The current research on this abounds. From Peggy Orenstein’s recent New York Times bestselling, “Boys & Sex” to Jennifer Siebel Newsom’s thoughtful documentary, “The Mask You Live In,” with the subtitle being the key—“Is American Masculinity Harming Our Boys, Men and Society at Large?” (to which the documentary demonstrates a strong affirmative answer)—we now have a better understanding of all of this.

Those who love baseball and its richness and storied context are understandably hurt. The beloved game has been tarnished. But as human psychology has shown us, reacting with anger and vitriol doesn’t help the issue, and it doesn’t help the heart of those harmed—in this case, the Astros’ opponents, along with all who have an emotional connection via our fandom.

What has been predicted by experts and pundits for the ensuing season does not sound like a good place for the Astros or their fans: a place where the Astros players will be vilified, heckled (now just trolled online), pitched at with the intent to injure, and other similar sentiments. Just the headline in the Washington Post following their first pre-season game says it all, “Three Astros Hit By Pitches In Exhibition Game, Much To The Pleasure of Some Fans.”

Those who love baseball and its richness and storied context are understandably hurt. The beloved game has been tarnished. But as human psychology has shown us, reacting with anger and vitriol doesn’t help the issue, and it doesn’t help the heart of those harmed—in this case, the Astros’ opponents, along with all who have an emotional connection via our fandom.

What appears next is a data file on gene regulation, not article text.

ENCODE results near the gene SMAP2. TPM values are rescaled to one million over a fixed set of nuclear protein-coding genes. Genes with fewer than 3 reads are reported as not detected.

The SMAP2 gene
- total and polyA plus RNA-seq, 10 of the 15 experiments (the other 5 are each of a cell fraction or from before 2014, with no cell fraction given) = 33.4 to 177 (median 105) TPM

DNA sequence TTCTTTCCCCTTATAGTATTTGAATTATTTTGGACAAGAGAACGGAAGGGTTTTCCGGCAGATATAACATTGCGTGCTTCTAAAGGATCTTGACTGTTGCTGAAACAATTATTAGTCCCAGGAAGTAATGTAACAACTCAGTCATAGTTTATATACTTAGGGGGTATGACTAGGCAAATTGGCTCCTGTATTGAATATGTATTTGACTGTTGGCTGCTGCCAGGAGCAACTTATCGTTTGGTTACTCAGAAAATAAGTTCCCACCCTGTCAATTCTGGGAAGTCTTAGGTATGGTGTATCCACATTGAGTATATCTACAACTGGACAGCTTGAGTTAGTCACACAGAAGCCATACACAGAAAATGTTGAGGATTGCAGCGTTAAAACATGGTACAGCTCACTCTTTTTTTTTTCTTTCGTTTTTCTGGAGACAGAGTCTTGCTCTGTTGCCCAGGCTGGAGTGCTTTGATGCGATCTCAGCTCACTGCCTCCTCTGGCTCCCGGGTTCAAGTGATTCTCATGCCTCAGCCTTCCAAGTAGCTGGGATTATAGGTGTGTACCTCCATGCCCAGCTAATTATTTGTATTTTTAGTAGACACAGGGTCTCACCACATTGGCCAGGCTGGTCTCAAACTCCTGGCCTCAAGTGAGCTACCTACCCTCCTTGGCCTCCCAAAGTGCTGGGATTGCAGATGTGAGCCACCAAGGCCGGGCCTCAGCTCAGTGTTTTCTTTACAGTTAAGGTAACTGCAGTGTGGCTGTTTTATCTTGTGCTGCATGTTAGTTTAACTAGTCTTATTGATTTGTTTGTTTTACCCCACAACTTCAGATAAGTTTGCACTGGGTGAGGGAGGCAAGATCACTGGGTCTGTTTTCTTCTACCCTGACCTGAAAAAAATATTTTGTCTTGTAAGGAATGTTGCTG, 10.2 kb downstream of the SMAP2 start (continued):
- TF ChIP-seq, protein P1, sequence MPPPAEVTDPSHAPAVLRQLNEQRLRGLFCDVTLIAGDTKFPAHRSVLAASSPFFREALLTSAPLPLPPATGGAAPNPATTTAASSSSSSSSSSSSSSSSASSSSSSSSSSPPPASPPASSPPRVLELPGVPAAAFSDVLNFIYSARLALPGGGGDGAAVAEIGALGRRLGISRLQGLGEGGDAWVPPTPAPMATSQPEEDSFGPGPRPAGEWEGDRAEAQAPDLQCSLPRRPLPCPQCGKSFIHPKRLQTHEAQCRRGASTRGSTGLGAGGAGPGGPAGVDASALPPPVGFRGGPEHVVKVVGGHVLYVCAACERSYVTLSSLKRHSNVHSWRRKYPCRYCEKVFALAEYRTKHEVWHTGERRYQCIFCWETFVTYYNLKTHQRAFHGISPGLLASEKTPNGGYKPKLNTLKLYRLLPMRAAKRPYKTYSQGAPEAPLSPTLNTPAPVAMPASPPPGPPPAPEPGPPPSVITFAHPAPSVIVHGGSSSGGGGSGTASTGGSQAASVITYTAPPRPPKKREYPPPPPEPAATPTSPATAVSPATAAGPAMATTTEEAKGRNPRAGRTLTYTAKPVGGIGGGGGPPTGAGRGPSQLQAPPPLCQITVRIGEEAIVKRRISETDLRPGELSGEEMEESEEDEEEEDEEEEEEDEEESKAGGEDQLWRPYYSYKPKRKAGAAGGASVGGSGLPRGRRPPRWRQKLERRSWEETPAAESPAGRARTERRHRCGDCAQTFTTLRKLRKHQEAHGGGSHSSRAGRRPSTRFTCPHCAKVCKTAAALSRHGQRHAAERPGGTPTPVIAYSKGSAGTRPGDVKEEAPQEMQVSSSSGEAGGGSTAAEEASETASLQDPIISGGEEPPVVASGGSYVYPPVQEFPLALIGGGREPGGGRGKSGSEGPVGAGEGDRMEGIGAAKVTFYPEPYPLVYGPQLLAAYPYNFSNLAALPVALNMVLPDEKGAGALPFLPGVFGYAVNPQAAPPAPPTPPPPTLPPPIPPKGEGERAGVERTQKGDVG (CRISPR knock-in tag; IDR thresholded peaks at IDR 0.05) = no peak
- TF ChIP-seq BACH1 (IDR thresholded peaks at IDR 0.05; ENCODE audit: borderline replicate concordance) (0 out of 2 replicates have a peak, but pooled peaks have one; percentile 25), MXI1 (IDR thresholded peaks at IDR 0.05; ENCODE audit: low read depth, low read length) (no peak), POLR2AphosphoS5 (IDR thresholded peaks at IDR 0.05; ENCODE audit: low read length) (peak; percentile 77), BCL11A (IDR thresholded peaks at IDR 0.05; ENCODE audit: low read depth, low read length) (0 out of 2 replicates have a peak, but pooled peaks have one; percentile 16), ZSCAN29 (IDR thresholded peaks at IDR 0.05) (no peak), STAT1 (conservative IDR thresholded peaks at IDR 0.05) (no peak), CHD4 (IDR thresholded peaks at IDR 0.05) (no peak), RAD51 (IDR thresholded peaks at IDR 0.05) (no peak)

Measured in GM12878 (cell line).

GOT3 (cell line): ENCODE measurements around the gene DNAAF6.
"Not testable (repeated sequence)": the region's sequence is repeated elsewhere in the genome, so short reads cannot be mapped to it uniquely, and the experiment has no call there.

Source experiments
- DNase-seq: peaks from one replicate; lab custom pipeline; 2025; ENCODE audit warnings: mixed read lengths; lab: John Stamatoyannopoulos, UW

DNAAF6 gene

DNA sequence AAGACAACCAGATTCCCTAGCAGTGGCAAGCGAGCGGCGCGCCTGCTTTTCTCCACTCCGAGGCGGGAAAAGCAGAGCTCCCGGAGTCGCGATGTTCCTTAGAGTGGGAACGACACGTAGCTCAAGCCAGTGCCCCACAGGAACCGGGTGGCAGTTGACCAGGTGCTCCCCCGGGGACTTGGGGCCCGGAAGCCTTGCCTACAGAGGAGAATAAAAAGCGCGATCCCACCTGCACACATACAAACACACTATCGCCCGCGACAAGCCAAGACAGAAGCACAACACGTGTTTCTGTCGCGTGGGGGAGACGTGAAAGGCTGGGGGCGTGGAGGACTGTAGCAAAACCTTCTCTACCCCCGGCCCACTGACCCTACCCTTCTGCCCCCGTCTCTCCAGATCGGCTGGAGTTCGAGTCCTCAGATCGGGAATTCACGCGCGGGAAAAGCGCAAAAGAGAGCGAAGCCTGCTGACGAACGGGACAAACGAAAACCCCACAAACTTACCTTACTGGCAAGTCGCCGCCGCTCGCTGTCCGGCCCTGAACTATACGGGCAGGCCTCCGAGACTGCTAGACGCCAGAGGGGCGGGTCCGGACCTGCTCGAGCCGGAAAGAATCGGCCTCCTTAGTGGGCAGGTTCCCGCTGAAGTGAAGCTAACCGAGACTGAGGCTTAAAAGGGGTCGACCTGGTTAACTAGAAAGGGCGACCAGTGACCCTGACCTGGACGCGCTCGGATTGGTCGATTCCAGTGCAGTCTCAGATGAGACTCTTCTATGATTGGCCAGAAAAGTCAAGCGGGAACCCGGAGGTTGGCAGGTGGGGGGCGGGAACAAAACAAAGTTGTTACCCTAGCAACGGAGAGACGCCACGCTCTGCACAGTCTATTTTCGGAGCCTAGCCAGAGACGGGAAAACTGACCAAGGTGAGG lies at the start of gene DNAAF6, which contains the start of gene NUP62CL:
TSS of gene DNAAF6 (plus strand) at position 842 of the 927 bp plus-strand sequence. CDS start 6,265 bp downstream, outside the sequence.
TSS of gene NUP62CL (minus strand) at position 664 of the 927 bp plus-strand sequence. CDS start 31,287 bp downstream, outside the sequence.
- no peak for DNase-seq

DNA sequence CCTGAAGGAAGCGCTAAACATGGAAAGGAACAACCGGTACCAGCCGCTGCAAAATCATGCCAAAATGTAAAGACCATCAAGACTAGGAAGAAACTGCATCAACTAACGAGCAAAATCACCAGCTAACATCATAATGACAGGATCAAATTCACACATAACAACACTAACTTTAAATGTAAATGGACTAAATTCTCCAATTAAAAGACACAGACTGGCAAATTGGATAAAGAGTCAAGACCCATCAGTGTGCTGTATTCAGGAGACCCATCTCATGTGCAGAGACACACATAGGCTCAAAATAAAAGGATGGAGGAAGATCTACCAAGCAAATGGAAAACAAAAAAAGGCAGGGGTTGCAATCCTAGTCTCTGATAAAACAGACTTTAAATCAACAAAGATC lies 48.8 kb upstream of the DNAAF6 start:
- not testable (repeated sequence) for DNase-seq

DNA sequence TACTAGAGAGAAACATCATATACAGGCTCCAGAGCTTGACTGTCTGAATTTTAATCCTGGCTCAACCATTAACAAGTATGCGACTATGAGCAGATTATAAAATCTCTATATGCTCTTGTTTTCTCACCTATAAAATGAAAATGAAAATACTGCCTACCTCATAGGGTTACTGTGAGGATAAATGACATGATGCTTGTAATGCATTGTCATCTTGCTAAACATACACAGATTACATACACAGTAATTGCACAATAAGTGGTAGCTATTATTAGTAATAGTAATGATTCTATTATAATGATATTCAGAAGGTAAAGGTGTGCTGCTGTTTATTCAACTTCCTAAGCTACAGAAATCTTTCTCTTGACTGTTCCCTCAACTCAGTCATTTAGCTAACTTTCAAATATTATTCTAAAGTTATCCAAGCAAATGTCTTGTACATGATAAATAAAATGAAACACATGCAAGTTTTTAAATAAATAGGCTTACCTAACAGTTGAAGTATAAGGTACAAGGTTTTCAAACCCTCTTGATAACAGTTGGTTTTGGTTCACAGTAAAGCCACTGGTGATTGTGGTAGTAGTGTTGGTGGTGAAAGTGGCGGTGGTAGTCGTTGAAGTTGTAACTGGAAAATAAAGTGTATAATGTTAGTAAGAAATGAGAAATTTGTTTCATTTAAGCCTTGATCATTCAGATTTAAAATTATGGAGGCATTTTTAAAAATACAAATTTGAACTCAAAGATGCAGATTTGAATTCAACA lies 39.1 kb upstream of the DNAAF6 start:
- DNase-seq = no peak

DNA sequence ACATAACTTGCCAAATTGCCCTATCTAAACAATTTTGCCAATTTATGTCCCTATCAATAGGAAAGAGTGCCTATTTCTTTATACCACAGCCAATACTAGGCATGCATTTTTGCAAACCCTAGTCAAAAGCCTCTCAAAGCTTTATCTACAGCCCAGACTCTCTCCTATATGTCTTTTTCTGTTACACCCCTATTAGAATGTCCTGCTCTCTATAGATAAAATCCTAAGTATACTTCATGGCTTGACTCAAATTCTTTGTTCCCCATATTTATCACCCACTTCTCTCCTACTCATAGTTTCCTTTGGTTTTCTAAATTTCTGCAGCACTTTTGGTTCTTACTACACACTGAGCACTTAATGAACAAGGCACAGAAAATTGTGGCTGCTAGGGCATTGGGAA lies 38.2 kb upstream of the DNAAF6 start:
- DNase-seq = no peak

Former General Manager Jeff Luhnow at an Astros' press conference. Former General Manager Jeff Luhnow at an Astros' press conference.

But imagine, instead, we forgive them: a collective hug, of sorts. These are people, human beings, many with children and families. Yes, they get paid millions to play a game they love to play, but that doesn’t diminish their humanity.

The religious version of this approach is couched in the phrase, “Love the sinner, hate the sin.” Maybe the more secular version can be found in Star Wars, “Let go of your hatred.” As the old allegory of the Two Wolves reminds us, the two inner wolves that reside in us feed on either darkness and despair or light and hope, and the one who lives is the one we feed. Fans have a real chance here to empathize, forgive, and avoid any more despair than is already provided by the world around us.

For these reasons forgiveness is often viewed as a gift for the giver as much as or more than for the receiver. So while feeding the wolf of light and hope, all the while you can celebrate the game you love while avoiding any additional and unnecessary darkness and despair.

Jack is the author of 4 books, including his latest (co-authored), Sport, Ethics, and Leadership (July, 2017).  His other books include San Francisco Chronicle bestseller and Amazon Top-500 selection, The Dream Weaver and, If You Can Read This, featured in the New York Times, USA Today, and NPR. Jack has coached water polo at Menlo School for the past 21 years where they have won the league championships 18 times. Finally, he spoke at TEDxStanford in 2017 on the topic of awe and in 2020, at TEDxGunnHighSchool, "The Unexamined Sport Is Not Worth Playing".  Jack graduated from Stanford University with Honors in Human Biology and earned his Masters Degree in philosophy, graduating summa cum laude.